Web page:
So, who writes about that which the market won’t pay for? Who publishes it? How are our publications and platforms actively enabling alternate, diverse voices to gain power as a public? Do those platforms exist? Do we need to build them? Can the questions of growth and sustainability, as important as they may be, prevent us from engaging questions of equity and ethics more broadly considered? Perhaps before we arrive at sustainability, we need to work on solidarity.
Can we begin to stake out what this solidarity looks like? Rather than waiting for an imbalanced art world to shift its priorities, can art writing and publishing actually be a place to begin? There were hints of this shift surrounding Superscript as presenters like Ayesha Siddiqi, online commenters like Adrianne Russell and the organizers themselves thoughtfully reflected on questions of privilege and access, folding it into the language of the conference and even positing changes to the conference as the first one was just underway. However, the conversations at the conference never really addressed the agency of the art writer nor the obligations of an art publisher to bring these platforms into being, remaining instead in a state of diagnosis. Speaking of this common dichotomy, prominent #BlackLivesMatter leader Deray McKesson recently tweeted, “conferences are critical, coming together always matters…we must continue to explore the condition…I worry though that there is a ‘revolutionary fatigue’ that sets into place where we begin to reproduce the past instead of building on it.”
Can we advance past the fatigue of persisting in models we are aware are broken in order to imagine new models? In order to consider these models, we have to set aside taking stock of what we as art writers are owed (through payment or otherwise), but consider what we owe. In our race-to-the-bottom mentality as underpaid laborers of the art world, we often overlook the power we do have to address these issues. We owe an attention to that which the market does not value. We have an obligation to include diverse voices, distributed geographies, and counter-narratives to capitalism. To forward counterpublics and to bring Claire Evans’ vision of science fiction into criticism as a “tool for the marginalized to imagine new worlds” into daily practice. The economics of imagining and advancing new worlds is never subsidized by the market. After all, it’s probably unwise to expect the market to pay for its own dismantling.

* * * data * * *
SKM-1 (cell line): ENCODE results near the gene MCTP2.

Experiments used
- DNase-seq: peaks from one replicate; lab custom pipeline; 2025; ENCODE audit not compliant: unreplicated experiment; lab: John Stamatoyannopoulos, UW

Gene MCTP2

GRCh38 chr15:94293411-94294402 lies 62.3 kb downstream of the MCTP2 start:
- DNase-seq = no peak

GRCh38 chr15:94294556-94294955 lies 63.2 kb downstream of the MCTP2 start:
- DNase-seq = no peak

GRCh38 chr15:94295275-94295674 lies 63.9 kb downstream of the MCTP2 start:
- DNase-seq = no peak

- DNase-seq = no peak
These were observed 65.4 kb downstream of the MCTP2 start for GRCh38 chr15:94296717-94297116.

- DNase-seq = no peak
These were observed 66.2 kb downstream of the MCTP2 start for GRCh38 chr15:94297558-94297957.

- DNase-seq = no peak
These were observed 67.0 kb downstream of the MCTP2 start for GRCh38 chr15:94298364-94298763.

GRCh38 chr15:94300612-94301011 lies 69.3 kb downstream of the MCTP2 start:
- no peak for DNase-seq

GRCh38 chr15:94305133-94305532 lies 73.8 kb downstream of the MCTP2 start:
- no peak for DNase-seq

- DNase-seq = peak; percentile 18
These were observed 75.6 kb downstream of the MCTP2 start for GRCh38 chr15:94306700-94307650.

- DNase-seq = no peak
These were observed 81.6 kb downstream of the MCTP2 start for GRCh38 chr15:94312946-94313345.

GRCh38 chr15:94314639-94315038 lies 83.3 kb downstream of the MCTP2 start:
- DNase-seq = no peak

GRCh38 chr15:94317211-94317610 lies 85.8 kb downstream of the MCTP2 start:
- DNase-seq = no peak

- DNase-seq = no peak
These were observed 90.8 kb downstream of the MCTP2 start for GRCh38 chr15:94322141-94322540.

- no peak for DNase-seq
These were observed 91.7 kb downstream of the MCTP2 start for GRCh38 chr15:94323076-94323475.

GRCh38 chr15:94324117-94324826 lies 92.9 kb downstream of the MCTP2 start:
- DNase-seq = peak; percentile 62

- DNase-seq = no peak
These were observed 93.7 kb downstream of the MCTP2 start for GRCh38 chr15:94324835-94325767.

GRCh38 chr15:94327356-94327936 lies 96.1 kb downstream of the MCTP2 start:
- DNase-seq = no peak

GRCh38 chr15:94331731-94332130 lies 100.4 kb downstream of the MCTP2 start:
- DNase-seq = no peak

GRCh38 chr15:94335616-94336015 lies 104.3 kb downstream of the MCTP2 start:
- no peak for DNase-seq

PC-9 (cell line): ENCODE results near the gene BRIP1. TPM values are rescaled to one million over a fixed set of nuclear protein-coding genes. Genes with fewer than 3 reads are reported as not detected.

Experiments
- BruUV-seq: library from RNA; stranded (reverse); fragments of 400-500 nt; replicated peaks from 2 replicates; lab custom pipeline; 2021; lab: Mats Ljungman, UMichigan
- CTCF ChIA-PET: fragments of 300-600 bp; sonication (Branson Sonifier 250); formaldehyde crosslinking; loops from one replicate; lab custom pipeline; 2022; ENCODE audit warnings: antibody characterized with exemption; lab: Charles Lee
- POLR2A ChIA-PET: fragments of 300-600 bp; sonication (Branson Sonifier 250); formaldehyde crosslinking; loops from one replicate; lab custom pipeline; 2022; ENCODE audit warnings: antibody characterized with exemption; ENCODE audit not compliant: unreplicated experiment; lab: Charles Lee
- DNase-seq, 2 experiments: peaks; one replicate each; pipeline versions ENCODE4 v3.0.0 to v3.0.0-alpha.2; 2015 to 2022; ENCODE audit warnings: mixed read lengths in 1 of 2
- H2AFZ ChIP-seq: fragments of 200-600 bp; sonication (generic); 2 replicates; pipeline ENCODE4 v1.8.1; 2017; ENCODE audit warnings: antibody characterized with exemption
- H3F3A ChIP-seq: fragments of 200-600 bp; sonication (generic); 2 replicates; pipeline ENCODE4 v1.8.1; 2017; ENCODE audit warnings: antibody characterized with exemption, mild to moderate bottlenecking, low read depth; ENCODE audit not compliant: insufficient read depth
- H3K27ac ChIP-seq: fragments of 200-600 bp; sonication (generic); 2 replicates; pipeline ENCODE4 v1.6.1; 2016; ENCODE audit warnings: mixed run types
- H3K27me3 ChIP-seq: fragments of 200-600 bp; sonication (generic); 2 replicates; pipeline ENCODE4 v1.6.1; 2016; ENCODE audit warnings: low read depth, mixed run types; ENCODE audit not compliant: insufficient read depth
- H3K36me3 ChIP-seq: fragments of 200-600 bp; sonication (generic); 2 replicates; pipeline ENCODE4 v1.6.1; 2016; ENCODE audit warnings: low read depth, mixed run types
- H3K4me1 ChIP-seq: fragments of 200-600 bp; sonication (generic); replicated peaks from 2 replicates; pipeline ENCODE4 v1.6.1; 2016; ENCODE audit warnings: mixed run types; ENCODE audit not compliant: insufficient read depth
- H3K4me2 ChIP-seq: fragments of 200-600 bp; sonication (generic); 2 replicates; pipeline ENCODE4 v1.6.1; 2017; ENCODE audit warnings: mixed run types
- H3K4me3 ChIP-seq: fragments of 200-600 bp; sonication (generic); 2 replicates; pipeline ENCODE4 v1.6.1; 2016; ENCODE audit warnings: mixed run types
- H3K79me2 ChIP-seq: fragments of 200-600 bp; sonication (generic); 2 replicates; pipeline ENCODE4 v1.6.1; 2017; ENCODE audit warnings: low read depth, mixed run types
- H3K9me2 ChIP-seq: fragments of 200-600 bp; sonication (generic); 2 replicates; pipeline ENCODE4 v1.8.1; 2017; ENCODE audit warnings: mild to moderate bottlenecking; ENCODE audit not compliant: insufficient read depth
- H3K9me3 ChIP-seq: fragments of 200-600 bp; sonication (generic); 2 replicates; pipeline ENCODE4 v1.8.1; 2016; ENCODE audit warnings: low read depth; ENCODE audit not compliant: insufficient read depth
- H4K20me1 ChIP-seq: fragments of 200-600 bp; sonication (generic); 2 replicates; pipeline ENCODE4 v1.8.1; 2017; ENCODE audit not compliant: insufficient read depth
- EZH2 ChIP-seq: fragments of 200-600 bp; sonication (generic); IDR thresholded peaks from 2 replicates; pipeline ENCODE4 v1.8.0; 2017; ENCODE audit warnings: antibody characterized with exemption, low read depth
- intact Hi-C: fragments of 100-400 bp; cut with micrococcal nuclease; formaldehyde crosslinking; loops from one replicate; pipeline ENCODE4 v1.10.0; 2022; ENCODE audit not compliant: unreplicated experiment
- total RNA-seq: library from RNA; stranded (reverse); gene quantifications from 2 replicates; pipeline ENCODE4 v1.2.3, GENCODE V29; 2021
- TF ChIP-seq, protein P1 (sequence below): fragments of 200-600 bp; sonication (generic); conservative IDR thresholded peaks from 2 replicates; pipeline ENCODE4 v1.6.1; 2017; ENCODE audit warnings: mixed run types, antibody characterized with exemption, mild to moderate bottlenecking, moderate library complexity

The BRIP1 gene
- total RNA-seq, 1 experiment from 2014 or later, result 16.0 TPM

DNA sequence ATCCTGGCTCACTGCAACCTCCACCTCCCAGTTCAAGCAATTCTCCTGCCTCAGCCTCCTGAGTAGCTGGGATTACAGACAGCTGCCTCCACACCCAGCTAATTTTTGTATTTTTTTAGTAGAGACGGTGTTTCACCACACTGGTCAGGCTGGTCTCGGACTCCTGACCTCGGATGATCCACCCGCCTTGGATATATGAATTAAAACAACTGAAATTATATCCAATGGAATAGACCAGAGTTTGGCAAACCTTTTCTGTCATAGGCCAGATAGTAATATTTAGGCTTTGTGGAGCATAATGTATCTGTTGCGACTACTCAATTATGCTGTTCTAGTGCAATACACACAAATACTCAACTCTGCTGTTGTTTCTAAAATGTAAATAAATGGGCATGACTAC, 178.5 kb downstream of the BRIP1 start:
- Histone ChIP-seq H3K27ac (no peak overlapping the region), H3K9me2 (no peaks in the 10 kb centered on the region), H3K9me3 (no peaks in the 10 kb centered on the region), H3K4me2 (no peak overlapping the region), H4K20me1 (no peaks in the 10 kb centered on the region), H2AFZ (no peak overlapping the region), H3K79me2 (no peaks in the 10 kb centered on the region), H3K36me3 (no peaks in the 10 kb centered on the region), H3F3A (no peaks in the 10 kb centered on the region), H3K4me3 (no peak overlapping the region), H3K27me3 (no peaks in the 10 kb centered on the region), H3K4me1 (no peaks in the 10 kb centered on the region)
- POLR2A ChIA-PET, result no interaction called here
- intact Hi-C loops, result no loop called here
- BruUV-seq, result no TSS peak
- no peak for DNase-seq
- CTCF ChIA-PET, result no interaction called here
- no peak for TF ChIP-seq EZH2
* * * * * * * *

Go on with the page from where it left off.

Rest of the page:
We don’t have to reset the entire structure, but we can begin to acknowledge our autonomy to create new platforms as well as to use the ones we have towards more equitable ends. Mckenzie Wark’s propositions in a recent essay for DIS seem prescient here. We need to see ourselves in all of our various roles as having a “common project” and that this “common project [is] building a different world…Can this infrastructure we keep building out…actually be the platform for building another one?” He goes on to say that “we need another worldview, one drawn out of what is left of the actually collaborative and collective and common practices via which the world is actually built and run, a worldview of solidarity and the gift.”
We are left here with a scenario in which the logic of coverage must interrupt the logic of capitalism, which will always leave some dispossessed and powerless. How do we interrupt these patterns and insert a worldview of solidarity and collective practice? The precarity of our positions can’t be a reason to allow an unreflective art world to persist. It is necessary to build new, equitable platforms that exceed our present language of sustainability and economics. Not as a horizon, but as a start. Economies come after survival and we’re not all surviving this (art) world.